Weekly in Asia | SEP
20190825-0901 Weekly in Asia
The Bio Taiwan Committee Brainstorms to Boost Taiwan’s Biotech Industry
The Bio Taiwan Committee (BTC) held a three-day conference in Taipei from September 3th to 5th to propose key issues and strategic directions for the current Taiwan biotechnology and pharmaceutical policy, so as to promote the growth of biomedical industry.
In addition to BTC members, special experts, research doctors, and representatives of enterprises in the field of biomedical sciences joined the conference.
The conference set the focus on “improving the industrial ecosystem and building international competitiveness” and has launched the introduction and discussion of the five major topics “Trends in the Future, Cross-Domain Innovation, Regulatory Policy, Facilitating Financial Connections, and International Links”.
On September 5th, in the closing ceremony, the BTC committee member Hong-Jen Chang delivered a summary report to wrap up thethree-day gathering. Chi-Mai Chen, Vice Premier of Executive Yuan was present at the scene to receive summary recommendations and promised that the ministries would be asked to submit a specific response within one month. In addition, Chen also stated that the government will speed up the review of international fundraising, loosen the private funds and IPO-related laws and regulations led by the National Development Fund, and gradually improve and facilitate the Taiwanese funding environment.
South Korean Government Invests to Further Support Innovative Growth
Relations between South Korea and Japan are at the lowest in years. In July 2019, Japan announced that the export of several controlled items to South Korea would be put through restrictions. A month later, South Korea decided to withdraw from a bilateral intelligence-sharing pact with Japan, further escalating the conflict. According to the South Korea’s Ministry of Economy and Finance, the country’s exports declined 11% in July and continues a downward trend.
Last month, president Moon Jae-in announced the government’s support for innovative growth by nurturing globally competitive start-up businesses.
The South Korean government announced on August 22nd that it will invest US$3.9bn on technologies such as big data platforms, artificial intelligence (AI) and 5G network services in 2020 to boost the country’s research and development (R&D), infrastructure and economic growth.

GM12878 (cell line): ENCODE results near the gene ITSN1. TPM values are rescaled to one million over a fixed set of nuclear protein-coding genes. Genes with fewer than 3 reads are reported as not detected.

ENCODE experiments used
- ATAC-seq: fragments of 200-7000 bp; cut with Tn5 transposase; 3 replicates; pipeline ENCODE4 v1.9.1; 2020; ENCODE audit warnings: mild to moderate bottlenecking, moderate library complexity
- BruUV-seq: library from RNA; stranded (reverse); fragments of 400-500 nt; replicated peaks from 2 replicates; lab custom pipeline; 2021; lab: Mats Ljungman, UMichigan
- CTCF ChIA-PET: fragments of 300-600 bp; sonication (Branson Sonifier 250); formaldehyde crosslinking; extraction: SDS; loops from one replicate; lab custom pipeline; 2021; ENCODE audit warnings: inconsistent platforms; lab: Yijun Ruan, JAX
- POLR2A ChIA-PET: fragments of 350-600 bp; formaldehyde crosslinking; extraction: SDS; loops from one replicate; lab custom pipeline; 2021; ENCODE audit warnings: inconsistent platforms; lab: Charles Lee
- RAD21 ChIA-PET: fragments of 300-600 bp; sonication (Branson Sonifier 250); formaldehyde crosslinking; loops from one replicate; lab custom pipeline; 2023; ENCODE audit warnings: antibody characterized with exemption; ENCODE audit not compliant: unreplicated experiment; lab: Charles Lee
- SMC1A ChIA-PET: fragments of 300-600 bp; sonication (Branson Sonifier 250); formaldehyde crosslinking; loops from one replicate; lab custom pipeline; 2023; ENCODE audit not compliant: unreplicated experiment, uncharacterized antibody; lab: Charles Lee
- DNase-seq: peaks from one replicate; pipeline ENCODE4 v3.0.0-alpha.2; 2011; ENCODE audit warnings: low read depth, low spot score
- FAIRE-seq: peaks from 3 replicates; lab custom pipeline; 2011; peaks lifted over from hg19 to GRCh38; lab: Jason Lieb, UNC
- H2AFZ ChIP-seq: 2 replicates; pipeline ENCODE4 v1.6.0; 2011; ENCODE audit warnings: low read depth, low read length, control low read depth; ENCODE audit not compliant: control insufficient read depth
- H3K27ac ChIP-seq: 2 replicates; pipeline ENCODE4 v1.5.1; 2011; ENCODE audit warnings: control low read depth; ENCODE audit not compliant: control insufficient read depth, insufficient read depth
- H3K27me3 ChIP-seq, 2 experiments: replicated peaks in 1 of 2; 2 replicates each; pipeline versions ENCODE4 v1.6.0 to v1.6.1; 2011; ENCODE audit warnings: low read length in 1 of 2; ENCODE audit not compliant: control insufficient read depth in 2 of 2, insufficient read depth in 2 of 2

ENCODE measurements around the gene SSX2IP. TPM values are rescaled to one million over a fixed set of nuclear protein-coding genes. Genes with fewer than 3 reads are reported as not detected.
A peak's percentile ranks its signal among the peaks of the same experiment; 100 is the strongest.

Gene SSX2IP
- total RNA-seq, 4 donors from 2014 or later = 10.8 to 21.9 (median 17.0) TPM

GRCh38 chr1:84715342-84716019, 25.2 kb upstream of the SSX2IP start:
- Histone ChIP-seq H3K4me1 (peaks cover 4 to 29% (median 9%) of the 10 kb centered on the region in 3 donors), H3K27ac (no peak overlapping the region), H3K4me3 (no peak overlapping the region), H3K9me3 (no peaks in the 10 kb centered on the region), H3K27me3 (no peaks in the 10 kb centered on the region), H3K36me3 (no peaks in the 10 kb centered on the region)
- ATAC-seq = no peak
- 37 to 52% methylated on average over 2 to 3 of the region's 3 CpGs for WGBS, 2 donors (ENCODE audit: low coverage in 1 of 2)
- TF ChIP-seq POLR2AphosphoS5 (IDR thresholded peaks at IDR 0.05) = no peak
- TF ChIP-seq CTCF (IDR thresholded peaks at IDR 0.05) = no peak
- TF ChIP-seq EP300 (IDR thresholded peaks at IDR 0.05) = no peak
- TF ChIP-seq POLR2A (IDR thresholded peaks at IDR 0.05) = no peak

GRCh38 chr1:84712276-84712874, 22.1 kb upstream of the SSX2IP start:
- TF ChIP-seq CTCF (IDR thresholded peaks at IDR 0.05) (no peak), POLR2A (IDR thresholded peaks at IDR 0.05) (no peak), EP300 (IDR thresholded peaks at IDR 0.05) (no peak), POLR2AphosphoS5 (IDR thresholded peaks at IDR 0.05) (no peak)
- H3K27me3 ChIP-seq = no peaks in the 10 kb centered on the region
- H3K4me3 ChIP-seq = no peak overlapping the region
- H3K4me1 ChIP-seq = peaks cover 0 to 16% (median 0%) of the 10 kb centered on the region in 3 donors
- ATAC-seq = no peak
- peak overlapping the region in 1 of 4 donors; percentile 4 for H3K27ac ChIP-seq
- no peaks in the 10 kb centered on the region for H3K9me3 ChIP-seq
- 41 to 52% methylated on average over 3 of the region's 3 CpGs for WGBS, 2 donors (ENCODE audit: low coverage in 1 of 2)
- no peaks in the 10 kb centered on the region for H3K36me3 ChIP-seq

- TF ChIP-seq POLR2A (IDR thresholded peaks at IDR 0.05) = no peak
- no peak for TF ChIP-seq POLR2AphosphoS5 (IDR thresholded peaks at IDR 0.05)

Proteona and AI Singapore Partner to Manage Tumor Heterogeneity
Single-cell analysis is a high-throughput of omics at the single cell level. It is used to gain a better understanding of cellular biology at the molecular level. In this field, technical variations derived from batch effect is one of the major cause that affect the quality of measurements.
Proteona Pte. Ltd., a biomedical company based in Singapore, has announced on August 30th its collaboration with a research team from the National University of Singapore (NUS) School of Computing, to take part in AI Singapore’s 100 Experiments (100E) program.
Under this collaboration, Proteona will apply its proprietary ESCAPE™ RNA-Seq technology, which analyzes both proteomic and transcriptional expression at single-cell resolution to carry out cell-type annotation. NUS will develop robust computational workflows for knowledge-driven analysis with an AI-trained system.
Proteona is a spin-off from the National University of Singapore (NUS) and the Agency for Science, Technology and Research’s (A*STAR). The Company pioneers the use of DNA barcoded antibodies to provide both proteomic and genomic information from the same single cells.
About AI Singapore
AI Singapore (AISG) is a national program launched by the National Research Foundation Singapore (NRF) to boost Singapore’s capabilities of future digital economy.
Japan Insurance Council Announces Coverage for Gene Therapy Drug to Severe Critical Limb Ischemia
Severe critical limb ischemia, also known as chronic limb threatening ischemia (CLTI), is a peripheral artery disease caused by decreased arterial blood flow in a lower limb due to arteriosclerosis. CLTI could lead to necrosis in a lower limb, and ultimately amputation. The disease is estimated to newly affect approximately 500,000 patients every year in the U.S. However, 20- 40% of them find conventional treatments ineffective.
The Central Social Insurance Medical Council of Japan approved on August 29th the first health insurance system coverage for a gene therapeutic drug, the Hepatocyte Growth Factor (HGF)-based drug Collategene®. HGF is a protein that promotes the growth of blood vessels. With the approval, the cost of the therapy will reduce by 70%, which eases the burden of patients. The coverage will be effective as of 2019 September 4th.
China Eases Rules on Small, Unapproved Drug Imports to Fight Chronic Diseases
China’s aging population problem is deteriorating, the patients number of chronic diseases such as cancer and diabetes is soaring. Meanwhile, the lack of access to effective drugs to treat those kinds of diseases has frustrated the public. Chinese patients and their families risked the threat of heavy criminal penalties finding affordable drugs for years. In the most desperate of cases, patients had to make their own cancer drugs at home using raw pharmaceutical ingredients that they have found online.
China announced on August 26th that it would reduce the penalties for the sale and import of unapproved drugs, giving patients the green light to get cheaper generic pharmaceuticals from other countries. The changes to the current law will take effect on December 1st, but how penalties would be reduced was not disclosed.
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